Adam Proujansky and Ioana Cristei
The National Defense Authorization Act (“NDAA”) for Fiscal Year 2018 was signed into law on December 12, 2017, and authorizes a topline national defense budget of $700 billion. While the 2018 NDAA makes a number of changes to Department of Defense (“DOD”) policy and programs, in this article we explain five major changes to acquisition policy and how they will impact the way companies do business with DOD. Continue reading “New Year’s Resolutions: Top 5 Consequential Changes in the 2018 NDAA”
Last week, the Supreme Court granted certiorari to resolve an important issue for government contractors that has split the lower courts: what standard governs whether a court should dismiss a False Claims Act (“FCA”) lawsuit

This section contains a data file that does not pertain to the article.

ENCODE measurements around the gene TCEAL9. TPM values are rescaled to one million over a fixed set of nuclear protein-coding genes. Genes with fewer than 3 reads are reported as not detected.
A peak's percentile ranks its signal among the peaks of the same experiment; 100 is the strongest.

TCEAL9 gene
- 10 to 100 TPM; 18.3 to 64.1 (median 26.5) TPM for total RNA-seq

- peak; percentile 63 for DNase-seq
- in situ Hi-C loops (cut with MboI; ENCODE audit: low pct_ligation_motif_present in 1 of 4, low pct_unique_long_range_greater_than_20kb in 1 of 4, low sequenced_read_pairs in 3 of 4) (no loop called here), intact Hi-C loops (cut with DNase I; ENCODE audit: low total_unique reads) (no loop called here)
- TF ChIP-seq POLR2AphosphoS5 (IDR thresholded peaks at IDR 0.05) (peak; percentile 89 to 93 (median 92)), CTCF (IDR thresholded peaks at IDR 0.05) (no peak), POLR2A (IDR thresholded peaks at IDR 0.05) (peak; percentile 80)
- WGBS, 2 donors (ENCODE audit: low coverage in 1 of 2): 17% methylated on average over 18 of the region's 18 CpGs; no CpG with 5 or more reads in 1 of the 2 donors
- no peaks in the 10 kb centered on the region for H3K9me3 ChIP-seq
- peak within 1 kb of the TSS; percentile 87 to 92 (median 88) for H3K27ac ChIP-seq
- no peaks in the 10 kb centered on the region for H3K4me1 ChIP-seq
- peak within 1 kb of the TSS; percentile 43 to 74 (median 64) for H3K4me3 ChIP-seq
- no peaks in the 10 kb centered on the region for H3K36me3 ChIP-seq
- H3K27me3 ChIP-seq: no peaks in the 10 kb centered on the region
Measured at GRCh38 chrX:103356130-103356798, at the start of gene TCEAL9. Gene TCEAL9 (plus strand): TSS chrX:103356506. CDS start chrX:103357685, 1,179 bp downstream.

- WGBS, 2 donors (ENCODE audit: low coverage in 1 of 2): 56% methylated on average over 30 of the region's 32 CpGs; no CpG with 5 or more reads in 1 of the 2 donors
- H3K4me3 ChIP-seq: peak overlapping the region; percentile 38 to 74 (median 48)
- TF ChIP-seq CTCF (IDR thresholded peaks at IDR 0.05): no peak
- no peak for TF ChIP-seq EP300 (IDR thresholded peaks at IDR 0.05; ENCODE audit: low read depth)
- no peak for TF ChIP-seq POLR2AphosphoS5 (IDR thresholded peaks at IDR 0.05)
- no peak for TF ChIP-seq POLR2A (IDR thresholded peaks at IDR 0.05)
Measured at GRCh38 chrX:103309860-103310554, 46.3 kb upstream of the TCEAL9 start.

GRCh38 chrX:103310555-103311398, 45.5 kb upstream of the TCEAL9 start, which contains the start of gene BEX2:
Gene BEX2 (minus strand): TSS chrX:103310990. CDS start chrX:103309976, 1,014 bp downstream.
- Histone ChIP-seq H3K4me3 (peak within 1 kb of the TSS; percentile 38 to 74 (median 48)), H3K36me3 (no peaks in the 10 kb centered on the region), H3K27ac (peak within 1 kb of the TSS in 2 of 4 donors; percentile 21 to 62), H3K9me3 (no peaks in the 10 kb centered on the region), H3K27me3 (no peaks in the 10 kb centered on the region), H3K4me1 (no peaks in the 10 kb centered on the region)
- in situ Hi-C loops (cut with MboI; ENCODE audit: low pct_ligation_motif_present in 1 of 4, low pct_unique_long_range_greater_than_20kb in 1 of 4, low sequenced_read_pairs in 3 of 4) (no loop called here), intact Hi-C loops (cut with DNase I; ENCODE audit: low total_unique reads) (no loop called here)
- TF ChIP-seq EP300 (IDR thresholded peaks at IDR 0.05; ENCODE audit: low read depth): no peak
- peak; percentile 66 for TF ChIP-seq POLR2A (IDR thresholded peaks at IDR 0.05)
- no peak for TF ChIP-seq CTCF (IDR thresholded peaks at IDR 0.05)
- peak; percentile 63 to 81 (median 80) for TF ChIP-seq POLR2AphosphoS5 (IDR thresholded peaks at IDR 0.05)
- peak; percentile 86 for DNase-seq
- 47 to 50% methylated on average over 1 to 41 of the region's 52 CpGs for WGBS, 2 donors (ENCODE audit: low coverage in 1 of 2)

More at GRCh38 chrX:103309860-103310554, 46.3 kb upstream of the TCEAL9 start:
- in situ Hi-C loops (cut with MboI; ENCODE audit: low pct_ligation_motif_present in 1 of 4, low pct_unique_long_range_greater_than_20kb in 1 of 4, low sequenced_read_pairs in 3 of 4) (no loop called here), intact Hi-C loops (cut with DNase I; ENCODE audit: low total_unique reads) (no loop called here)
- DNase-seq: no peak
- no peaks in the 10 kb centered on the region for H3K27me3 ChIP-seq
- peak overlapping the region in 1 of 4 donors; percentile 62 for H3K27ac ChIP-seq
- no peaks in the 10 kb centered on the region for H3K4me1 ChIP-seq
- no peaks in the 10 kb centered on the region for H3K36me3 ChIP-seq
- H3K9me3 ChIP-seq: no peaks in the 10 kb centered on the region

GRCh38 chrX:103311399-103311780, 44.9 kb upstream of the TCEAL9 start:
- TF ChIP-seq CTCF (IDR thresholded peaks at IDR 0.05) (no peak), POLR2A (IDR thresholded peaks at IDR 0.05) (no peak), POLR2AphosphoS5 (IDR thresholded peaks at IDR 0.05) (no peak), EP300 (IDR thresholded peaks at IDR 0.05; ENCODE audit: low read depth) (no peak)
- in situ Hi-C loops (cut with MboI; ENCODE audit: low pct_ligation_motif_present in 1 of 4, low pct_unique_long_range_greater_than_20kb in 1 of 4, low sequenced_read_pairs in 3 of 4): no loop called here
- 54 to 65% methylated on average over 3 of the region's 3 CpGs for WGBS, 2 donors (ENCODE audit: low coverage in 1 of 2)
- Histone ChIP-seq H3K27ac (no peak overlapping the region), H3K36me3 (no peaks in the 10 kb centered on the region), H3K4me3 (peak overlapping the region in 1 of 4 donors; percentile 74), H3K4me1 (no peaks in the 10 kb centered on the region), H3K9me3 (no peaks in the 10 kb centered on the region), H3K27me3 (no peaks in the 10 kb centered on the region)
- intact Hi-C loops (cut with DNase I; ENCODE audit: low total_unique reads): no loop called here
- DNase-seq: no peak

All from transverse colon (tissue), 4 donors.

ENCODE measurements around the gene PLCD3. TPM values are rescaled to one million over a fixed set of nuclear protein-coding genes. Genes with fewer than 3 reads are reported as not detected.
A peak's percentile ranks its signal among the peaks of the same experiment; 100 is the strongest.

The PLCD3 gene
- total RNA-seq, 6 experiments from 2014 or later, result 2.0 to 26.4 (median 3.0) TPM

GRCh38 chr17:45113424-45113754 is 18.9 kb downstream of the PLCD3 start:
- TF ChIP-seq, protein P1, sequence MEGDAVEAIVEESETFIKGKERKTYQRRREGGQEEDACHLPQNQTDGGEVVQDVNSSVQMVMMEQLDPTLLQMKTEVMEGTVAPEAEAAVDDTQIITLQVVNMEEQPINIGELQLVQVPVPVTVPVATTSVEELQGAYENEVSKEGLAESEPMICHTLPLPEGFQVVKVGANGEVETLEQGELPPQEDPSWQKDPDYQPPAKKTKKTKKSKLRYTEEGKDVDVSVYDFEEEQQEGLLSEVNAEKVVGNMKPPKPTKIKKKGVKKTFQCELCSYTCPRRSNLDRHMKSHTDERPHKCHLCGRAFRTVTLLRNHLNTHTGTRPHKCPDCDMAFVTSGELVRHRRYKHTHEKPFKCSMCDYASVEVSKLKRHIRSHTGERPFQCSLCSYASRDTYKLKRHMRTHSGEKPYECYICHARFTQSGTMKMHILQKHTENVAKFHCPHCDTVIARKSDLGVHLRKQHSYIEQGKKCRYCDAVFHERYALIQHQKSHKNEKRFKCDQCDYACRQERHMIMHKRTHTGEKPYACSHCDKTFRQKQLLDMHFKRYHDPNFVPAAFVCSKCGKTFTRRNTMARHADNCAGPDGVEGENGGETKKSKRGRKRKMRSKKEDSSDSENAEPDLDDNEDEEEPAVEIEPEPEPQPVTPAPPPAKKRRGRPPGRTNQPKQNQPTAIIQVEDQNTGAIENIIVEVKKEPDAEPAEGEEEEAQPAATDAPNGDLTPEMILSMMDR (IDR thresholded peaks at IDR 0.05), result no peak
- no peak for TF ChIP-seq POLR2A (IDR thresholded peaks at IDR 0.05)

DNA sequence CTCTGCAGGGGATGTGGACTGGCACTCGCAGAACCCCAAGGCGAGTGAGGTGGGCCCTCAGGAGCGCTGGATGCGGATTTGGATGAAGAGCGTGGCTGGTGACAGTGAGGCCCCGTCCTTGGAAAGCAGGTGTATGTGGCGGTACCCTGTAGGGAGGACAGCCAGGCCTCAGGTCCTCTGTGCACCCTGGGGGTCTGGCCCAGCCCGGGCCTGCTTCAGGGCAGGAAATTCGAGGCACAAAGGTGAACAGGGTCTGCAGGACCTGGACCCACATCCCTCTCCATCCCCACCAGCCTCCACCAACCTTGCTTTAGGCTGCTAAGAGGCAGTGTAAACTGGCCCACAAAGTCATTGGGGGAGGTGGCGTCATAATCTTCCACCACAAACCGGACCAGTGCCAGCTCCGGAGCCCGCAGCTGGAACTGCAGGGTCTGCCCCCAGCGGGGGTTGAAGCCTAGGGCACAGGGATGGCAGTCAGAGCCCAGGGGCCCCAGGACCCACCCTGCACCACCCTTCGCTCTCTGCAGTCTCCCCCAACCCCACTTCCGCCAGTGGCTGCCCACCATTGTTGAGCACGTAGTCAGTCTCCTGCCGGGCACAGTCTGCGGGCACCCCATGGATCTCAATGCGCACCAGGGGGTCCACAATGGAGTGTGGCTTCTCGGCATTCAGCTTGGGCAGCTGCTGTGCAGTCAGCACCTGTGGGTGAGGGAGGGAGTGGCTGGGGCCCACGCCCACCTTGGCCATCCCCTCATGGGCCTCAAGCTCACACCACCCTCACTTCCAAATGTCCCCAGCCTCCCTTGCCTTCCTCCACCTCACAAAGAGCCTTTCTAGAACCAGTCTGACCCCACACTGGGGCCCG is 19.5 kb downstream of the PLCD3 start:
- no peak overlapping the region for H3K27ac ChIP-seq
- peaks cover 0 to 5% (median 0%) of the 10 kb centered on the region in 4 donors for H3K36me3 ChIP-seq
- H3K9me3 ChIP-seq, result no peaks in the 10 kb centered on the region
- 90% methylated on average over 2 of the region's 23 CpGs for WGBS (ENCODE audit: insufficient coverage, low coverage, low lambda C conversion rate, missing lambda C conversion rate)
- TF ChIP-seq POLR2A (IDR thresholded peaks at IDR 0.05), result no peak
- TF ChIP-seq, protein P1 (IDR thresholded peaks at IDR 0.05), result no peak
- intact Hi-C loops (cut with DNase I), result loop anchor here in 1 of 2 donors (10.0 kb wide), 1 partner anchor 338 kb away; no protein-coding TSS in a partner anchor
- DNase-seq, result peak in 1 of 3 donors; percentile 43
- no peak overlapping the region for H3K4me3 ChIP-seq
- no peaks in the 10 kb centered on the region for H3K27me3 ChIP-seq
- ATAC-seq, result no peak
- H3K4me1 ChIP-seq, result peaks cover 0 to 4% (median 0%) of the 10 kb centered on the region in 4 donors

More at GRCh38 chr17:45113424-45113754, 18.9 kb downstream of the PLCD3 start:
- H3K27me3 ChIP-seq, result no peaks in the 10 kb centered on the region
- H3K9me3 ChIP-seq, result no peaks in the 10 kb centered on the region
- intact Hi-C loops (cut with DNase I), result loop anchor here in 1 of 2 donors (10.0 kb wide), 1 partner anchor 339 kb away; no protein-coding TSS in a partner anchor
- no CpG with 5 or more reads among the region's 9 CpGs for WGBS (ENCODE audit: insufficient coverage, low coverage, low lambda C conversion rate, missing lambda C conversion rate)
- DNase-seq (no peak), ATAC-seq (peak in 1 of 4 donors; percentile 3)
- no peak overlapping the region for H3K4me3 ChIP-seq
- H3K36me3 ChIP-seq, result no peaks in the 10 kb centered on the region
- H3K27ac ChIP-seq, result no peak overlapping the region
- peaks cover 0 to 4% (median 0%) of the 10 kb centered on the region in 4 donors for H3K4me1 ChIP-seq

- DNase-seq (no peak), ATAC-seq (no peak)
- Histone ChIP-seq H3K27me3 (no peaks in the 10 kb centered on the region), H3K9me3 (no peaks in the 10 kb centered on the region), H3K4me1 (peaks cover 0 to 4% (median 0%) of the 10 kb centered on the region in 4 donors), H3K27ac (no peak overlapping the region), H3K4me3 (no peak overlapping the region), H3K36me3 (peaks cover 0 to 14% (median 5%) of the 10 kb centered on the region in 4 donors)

brought against a government contractor by a private qui tam relator because the relator violated the FCA seal requirement.
The FCA sets forth a number of procedural requirements for a qui tam action, including that a relator’s complaint “shall be filed in camera, shall remain under seal for at least 60 days, and shall not be served on the defendant until the court so orders.” 31 U.S.C. § 3730(b)(2). This seal requirement gives the Government a chance to investigate the claim and determine whether to intervene in the qui tam action and/or bring criminal charges against the defendant, and prevents reputational harm to the defendant while the investigation takes place. Although the statute provides that the complaint shall remain under seal for at least 60 days, the time may be extended, and the complaint often remains under seal for months or even years. During this potentially lengthy sealing period, relators sometimes intentionally or inadvertently violate the seal and disclose the lawsuit. When this happens, defendants invariably move for dismissal of the qui tam action for violation of this statutory requirement. Continue reading “Supreme Court to Hear Important False Claims Act Case”